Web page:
Prepare the Royal Highway

December 7, 2011 Speaker: Rev. Jack Meehan Series: Advent midweek 2011: Isaiah 40

Topic: Biblical Verse: Isaiah 40:3–40:5

Midweek Advent Service

December 7, 2011

Isaiah 40:3-5

“Prepare the Royal Highway”

If you’re driving, the quickest way from here into Washington, D.C., is I-395 – quickest, that is, depending on the traffic. But did you know the history behind this highway? “Originally known as the Fort Belvoir Bypass during preliminary planning in the 1930s, this 17.3-mile-long highway was conceived as a bypass of US-1 Jefferson Davis Highway, from just north of Woodbridge, to the Highway Bridge which carried US-1 over the Potomac River into the District of Columbia (D.C.) onto 14th Street. The highway would bypass Mount Vernon, Fort Belvoir and downtown Alexandria, passing through what was then almost all open and undeveloped land, and would be 2.4 miles shorter than the pre-existing route on US-1. The original name of what is now known as the 14th Street Bridge, was the Highway Bridge, and it was a single old 4-lane steel truss bridge back then, which was later eliminated after a replacement span was opened in 1962. The new highway’s traffic would be carried into and out of D.C. on the Highway Bridge. In 1940, the U.S. Public Roads Administration and the Virginia Department of Highways jointly established a tentative route for the Fort Belvoir Bypass, similar to what was eventually built. The construction of the War Department Building (later named the Pentagon) in Arlington in mid-1941 is what directly led to the start of actual construction of the first section of Shirley Highway in that part of Arlington, to facilitate the existing heavy traffic in that part of Arlington, as well as the projected volumes of commuter traffic to and from the Pentagon Building which was projected to have over 20,000 employees almost immediately upon opening” (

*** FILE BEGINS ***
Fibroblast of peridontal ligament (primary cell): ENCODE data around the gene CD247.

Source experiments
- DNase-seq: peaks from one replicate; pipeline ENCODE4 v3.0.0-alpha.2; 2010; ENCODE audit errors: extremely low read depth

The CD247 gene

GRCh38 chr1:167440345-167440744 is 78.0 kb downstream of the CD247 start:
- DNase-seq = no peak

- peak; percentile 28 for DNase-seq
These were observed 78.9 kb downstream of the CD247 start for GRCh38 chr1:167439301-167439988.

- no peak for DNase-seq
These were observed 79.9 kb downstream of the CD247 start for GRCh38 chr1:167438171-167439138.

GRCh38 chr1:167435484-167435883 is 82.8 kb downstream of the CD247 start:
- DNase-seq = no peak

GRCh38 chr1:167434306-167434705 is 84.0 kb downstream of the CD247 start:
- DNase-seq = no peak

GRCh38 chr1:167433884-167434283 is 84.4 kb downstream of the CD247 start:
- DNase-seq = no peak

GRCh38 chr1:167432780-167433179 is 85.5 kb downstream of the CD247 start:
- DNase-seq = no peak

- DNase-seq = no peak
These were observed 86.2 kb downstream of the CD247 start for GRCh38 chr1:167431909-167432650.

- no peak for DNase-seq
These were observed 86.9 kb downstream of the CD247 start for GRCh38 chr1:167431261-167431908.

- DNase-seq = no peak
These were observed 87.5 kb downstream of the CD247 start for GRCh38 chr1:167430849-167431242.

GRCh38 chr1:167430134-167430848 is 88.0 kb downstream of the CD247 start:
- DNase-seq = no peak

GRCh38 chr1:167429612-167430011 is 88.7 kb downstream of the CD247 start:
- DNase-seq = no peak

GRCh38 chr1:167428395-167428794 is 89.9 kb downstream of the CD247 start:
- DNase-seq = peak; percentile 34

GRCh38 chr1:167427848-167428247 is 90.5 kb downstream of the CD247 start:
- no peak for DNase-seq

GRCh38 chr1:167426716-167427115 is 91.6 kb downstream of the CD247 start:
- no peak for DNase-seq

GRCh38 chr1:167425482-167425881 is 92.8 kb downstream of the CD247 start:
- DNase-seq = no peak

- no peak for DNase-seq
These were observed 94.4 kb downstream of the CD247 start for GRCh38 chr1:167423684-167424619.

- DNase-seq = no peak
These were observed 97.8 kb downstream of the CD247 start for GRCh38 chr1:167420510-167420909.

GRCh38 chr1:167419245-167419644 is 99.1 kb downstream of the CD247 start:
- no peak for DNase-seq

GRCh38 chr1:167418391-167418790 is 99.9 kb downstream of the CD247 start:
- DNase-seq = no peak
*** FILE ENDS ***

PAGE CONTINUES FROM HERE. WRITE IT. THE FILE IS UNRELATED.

We hear about road work and highway construction in the Scripture reading from Isaiah 40 for this evening. But the building project Isaiah speaks of isn’t for commuter traffic, but for the Lord God himself. Like we just sang in that beloved Advent hymn: “Prepare the royal highway; the King of kings is near! Let ev’ry hill and valley a level road appear! Then greet the King of glory, foretold in sacred story: Hosanna to the Lord, for he fulfills God’s Word!” (Lutheran Book of Worship 26, stanza 1). In the ancient world, special roads would be constructed in advance of a visiting ruler, built especially for that visit. This would literally be “the king’s highway,” a road name still among us today. The king’s highway would also support military supply lines and troop deployment, as well as trade, commerce, and communications. Like any good engineering project, builders would seek to make the king’s highway a raised and level surface that would facilitate travel as quickly and efficiently as possible. Hence, “every valley shall be lifted up, and every mountain and hill be made low; the uneven ground shall become level, and the rough places a plain” (Isaiah 40:4).